Stare Miasto w Elblągu, fot. K. Rodziewicz

Postmodern Elbląg. The great reconstruction of the Old Town began in the 1980s.

Elbląg became an arena for fighting in 1945. German forces clashed with Soviet troops here. The fighting caused the historic buildings of the city centre and the Old Town to be destroyed. Much of this fabric was only rebuilt decades after the war. The city was revived, the post-modern Elbląg was filled with buildings symbolising pre-war architecture, but in a completely different style. This story will be told in the exhibition ‘Retroversy. On the postmodern reconstruction of Elbląg’, which will be on display in Warsaw. The author of the photographs published in the article is K. Rodziewicz.

The devastated Old Town of Elbląg was not cleared up until the 1960s. The city suffered from a lack of housing, so in the early 1970s there were plans to build a flat block in the Old Town area. The plans were not realised because there were not enough funds to carry them out. In retrospect, it can be said that “fortunately”.

In 1972, the reconstruction of the Old Town began. Work was intensified in the 1980s, when it was decided that the tenements would be rebuilt in such a way that their size and shape would symbolise medieval buildings. Postmodern Elbląg was taking shape.

The reconstruction was carried out according to the concept of retroversion. This is an original conservation doctrine developed by Professor Maria Lubocka-Hoffmann. It assumes that the character of the new architecture will relate to the pre-war one. The aim of the reconstruction was not only to fill the Old Town with buildings, but to restore immeasurable values – atmosphere, spirit and mood. As a result, the new townhouses were built on the outline of the historic foundations. It was possible to recreate the urban layout, the street grid and the scale of the quarters.

Throughout the project, the decision to choose a postmodern architectural form that interprets history in a unique way was a bold step. The reconstruction of Elbląg shows the history of transformation with economic changes and social processes that happened in Poland in the second half of the 20th century.

The reconstruction process will be better understood by visiting the exhibition ‘Retroversy. On the postmodern reconstruction of Elbląg’. The exhibition will open on 22 June on the initiative of the National Institute of Architecture and Urban Planning and EL Gallery. It will be on display in the SARP Exhibition Pavilion.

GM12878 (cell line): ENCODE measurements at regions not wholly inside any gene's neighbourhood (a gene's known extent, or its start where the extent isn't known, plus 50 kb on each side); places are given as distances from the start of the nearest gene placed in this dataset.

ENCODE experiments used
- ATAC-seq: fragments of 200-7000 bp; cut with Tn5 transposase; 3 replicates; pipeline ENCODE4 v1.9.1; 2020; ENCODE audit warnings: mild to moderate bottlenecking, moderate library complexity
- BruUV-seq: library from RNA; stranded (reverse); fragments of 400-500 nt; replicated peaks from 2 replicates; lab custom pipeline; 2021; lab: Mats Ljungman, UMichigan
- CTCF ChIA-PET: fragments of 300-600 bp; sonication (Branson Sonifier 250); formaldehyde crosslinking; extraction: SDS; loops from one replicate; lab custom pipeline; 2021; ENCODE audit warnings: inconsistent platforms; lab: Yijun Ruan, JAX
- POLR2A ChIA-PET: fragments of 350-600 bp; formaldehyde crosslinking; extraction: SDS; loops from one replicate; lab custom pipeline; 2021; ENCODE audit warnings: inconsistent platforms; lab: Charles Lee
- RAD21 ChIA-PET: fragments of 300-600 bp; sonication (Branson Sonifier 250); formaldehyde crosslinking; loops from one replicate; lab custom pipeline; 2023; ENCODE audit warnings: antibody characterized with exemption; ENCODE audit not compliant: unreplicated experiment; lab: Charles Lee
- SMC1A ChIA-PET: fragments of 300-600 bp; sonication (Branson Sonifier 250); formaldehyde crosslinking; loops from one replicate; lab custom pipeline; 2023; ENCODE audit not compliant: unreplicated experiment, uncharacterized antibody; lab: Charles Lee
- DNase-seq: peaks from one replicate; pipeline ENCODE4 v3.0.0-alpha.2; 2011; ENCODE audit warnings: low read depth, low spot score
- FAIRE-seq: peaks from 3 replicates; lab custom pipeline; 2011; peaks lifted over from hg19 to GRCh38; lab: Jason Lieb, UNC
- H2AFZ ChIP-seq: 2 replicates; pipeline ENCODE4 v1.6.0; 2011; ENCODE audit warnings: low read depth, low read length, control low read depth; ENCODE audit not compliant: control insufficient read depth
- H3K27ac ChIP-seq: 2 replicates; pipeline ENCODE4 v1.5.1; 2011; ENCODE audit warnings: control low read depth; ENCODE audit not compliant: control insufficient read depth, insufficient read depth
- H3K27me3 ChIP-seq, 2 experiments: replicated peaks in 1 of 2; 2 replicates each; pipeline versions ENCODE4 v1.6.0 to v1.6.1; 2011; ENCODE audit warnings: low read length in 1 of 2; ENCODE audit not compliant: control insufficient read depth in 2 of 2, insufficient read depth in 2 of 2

The narrative of the exhibition is based on two parts. The first is the historical and social background of the Elbląg reconstruction – previously unpublished archival photographs, documents, drawings and video footage. Visitors will be able to learn about the rudimentary history of the Old Town, unrealized modernist visions of reconstruction and the process of making and certifying Elbląg’s rubble concrete. The artistic part, on the other hand, enriches the story of post-war reconstruction with new reinterpretations by contemporary male and female artists.

The exhibition is the result of a unique collaboration between two institutions – the EL Gallery Art Centre in Elbląg and the National Institute of Architecture and Urban Planning – as well as the support of many local, Elbląg-based experts and the creative involvement of male and female artists from all over Poland. The exhibition was shown for the first time at the Galeria EL Art Centre in Elbląg in May and June 2023 under the title Retroversje: Sobie mieszkania -u miasto stareka,

Artists and artists: Maciej Cholewa, Jan Domicz, Roman Fus, Krystyna Jędrzejewska-Szmek and Kasper Jakubowski, Krzysztof Maniak, KinoMANUAL (Aga Jarząb and Maciej Bączyk), Anna Maria Karczmarska and Mikołaj Małek, Anna Królikiewicz (in collaboration with Justyna Kropidłowska), Filip Rybkowski, Dominika Skutnik, Joanna Stachowiak, TURNUS (Marcelina Gorczyńska and Kamila Falęcka), Aleksander Wadas, Wiktoria Walendzik, Ludwik Zamczyński.

Curatorial team of the National Institute of Architecture and Urbanism: Zuzanna Mielczarek and Mateusz Włodarek

The curatorial team of EL Gallery Art Centre: Emilia Orzechowska and Maciej Olewniczak

photography: K. Rodziewicz

source: National Institute of Architecture and Urban Planning

Read also: Postmodernism | Architecture in Poland | Curiosities | Tenement houses | History | whiteMAD on Instagram

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